Mitochondria (singular mitochondrion) have two highly specialized membranes and an intermembrane space, and a large internal space called the matrix. The outer-membrane has many molecules of transport proteins which form gateways also called channel proteins, through to the inner-membrane. These gateways appear to be porous (like a sieve) and permeable to molecules of 5000 dalton (1 dalton = mass of 1 hydrogen atom).

The inner-membrane, however, is less permeable and contains integral proteins (integrin) that are selective to the molecules and compounds which can enter the mitochondrial matrix.

Because the outer-membrane is highly permeable and the inner-membrane very selective, the intermembrane space is similar to that of the cytosol, however, the mitochondrial matrix contents are highly specialized.

Most of the proteins embedded in the inner-membrane are components of the energy producing processes and therefore are highly convoluted (twisted in on itself to provide a larger surface area by covering very little space). These enfolding are known as cristae.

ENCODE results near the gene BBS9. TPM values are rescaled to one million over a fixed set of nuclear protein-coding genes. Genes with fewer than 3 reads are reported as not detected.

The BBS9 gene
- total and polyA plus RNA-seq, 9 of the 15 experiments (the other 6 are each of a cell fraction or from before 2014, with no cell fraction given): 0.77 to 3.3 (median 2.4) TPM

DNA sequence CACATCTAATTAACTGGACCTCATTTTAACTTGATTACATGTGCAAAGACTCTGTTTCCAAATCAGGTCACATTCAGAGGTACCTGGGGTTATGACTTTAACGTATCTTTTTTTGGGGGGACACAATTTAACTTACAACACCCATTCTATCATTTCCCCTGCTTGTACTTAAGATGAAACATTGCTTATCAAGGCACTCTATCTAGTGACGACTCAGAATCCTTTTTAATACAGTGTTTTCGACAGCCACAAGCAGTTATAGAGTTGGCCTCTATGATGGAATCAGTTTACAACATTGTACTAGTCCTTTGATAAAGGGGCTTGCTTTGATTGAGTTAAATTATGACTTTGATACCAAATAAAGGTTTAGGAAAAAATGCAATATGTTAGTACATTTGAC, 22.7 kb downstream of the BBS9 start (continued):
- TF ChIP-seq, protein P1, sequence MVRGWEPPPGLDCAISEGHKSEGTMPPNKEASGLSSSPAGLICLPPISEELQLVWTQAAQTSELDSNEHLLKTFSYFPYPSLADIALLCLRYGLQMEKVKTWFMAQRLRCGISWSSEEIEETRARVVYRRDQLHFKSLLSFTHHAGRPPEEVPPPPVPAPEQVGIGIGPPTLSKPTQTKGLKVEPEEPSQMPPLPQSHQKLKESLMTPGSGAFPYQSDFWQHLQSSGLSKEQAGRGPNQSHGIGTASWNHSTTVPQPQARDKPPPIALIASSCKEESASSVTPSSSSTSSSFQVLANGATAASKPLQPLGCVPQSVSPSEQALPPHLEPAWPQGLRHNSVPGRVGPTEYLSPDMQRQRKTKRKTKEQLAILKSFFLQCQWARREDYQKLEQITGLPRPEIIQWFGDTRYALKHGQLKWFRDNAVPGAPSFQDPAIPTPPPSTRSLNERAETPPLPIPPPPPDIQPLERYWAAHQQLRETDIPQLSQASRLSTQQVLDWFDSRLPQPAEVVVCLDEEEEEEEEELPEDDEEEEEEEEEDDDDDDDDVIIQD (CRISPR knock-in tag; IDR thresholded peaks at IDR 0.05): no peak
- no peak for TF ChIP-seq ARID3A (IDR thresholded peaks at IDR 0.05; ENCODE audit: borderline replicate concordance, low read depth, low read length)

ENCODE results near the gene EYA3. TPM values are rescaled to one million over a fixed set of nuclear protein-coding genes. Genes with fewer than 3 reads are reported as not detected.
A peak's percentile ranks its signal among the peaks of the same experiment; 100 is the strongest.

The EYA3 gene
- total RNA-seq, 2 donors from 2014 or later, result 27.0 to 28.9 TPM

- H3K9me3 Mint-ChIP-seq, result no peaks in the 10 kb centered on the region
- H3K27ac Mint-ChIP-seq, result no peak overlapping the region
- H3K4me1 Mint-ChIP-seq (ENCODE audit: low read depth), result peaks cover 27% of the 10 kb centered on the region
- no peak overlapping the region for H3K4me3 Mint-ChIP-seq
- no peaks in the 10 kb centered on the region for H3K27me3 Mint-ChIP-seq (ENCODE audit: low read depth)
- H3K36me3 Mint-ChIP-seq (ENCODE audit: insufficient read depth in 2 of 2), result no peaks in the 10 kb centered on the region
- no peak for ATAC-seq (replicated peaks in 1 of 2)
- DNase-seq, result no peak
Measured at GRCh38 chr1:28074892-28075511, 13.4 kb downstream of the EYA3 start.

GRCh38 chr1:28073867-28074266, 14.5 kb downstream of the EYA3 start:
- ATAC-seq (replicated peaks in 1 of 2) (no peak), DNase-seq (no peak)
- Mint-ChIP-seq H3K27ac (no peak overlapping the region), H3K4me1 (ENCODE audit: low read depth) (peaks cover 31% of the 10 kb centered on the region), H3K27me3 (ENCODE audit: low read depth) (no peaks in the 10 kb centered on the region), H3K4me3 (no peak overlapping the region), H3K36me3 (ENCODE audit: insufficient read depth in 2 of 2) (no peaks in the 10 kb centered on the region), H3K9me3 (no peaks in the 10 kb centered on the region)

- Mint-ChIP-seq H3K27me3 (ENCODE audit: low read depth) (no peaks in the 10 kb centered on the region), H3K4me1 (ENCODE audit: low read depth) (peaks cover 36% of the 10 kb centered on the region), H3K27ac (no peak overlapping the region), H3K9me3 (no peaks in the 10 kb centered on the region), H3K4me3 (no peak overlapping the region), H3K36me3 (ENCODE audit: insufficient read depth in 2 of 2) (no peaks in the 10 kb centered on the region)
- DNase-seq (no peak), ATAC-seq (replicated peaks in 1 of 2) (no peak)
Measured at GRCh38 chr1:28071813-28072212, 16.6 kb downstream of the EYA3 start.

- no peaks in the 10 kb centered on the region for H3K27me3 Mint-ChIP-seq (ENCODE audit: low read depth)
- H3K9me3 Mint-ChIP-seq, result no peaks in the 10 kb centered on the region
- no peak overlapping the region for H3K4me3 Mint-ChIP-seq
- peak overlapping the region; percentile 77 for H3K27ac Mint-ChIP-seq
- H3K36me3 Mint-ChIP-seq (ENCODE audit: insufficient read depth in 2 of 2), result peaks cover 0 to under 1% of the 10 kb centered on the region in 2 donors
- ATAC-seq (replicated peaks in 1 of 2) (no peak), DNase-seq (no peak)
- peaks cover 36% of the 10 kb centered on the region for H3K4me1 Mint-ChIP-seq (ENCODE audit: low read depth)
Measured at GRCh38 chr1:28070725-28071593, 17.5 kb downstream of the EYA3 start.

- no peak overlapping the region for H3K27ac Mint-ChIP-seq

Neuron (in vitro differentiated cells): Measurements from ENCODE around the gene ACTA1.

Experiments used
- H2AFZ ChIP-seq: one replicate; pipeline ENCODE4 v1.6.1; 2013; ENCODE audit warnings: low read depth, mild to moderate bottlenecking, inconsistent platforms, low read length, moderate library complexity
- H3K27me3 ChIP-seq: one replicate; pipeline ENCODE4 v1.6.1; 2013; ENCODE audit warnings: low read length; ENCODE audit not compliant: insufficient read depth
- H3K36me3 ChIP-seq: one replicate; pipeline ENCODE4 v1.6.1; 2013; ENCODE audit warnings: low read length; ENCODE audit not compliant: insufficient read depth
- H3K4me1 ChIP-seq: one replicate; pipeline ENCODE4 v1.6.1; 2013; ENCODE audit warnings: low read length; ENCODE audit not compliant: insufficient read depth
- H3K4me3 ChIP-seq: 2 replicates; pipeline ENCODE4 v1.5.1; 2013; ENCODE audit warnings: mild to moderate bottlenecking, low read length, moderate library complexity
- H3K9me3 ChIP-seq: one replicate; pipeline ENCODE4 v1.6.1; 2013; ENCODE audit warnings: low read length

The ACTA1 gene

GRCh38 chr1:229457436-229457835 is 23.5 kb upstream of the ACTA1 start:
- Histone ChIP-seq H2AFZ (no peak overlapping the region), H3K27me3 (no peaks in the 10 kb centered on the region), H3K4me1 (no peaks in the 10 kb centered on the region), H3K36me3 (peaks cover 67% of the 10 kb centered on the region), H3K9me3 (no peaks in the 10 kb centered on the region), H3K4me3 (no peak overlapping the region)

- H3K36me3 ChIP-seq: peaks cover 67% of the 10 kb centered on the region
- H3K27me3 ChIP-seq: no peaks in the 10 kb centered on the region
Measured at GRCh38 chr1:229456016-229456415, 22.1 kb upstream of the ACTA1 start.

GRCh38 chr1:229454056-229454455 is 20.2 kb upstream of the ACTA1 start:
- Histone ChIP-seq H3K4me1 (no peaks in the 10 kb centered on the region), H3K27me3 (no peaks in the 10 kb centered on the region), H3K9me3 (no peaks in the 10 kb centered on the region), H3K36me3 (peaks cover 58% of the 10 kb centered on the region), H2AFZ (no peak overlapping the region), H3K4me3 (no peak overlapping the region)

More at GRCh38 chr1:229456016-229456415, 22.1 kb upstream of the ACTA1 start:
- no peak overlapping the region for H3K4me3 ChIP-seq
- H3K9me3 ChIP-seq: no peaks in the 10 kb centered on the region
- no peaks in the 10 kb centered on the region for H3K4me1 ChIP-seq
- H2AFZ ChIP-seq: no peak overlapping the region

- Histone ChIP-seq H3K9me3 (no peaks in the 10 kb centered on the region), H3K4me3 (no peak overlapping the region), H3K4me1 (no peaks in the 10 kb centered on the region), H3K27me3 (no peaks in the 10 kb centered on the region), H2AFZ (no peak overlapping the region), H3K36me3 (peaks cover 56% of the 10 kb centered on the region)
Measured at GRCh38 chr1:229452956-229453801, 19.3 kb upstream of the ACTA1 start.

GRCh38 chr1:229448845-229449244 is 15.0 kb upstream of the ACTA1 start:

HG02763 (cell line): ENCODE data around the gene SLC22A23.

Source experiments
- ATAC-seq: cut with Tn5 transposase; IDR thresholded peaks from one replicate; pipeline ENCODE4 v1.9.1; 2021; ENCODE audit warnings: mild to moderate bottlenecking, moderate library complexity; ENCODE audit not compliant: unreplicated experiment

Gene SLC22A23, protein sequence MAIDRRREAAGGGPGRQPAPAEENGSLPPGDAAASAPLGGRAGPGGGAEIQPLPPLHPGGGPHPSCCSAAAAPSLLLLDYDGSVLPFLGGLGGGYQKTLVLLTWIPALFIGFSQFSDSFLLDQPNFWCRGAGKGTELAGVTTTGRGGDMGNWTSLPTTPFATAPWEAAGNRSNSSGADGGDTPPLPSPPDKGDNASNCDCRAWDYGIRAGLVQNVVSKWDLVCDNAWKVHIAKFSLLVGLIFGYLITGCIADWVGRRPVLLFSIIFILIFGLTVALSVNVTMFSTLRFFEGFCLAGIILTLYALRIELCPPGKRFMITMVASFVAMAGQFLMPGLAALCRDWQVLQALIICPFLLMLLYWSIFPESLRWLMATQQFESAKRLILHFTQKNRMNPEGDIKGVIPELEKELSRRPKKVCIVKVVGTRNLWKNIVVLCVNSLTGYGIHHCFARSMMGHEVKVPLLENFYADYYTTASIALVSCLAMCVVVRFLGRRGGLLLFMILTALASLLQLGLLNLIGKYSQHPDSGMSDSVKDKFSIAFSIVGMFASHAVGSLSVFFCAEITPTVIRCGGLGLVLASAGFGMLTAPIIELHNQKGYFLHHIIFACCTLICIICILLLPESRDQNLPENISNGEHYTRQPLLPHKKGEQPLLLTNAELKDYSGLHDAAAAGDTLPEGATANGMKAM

Once again, because the cristae are part of the inner-membrane and contain the proteins necessary for ATP synthesis, depending on the energy needed for the cell, the cristae may increase or decrease. For example, cardiac muscle cells have three times more cristae in their mitochondria than liver cells, because of greater demand for ATP.

In cells, mitochondria can have many different shapes (polymorphism) and are present in different quantities (variable), and can move around (mobility) and can produce ATP depending on the energy required in the cell (adaptability). In skeletal muscles, for example, the number of mitochondria can increase 5 to 10 times, if the muscle is required to move so much, as in regular exercise.


Biochemically, many chemical components of mitochondria are:

  1.  Proteins which can be classified into two types:
  • Soluble proteins; which are manly enzymes and peripheral proteins (Chapter 3).
  • Insoluble proteins; which are integral proteins and cytoskeleton proteins (more in chapter 6).

2.    Lipids, largely phospholipids.


However, one thing to note is that half of the outer-membrane is made of protein and the other half is made of lipid, while in the inner-membrane 80% is protein and the rest 20% is composed of lipid.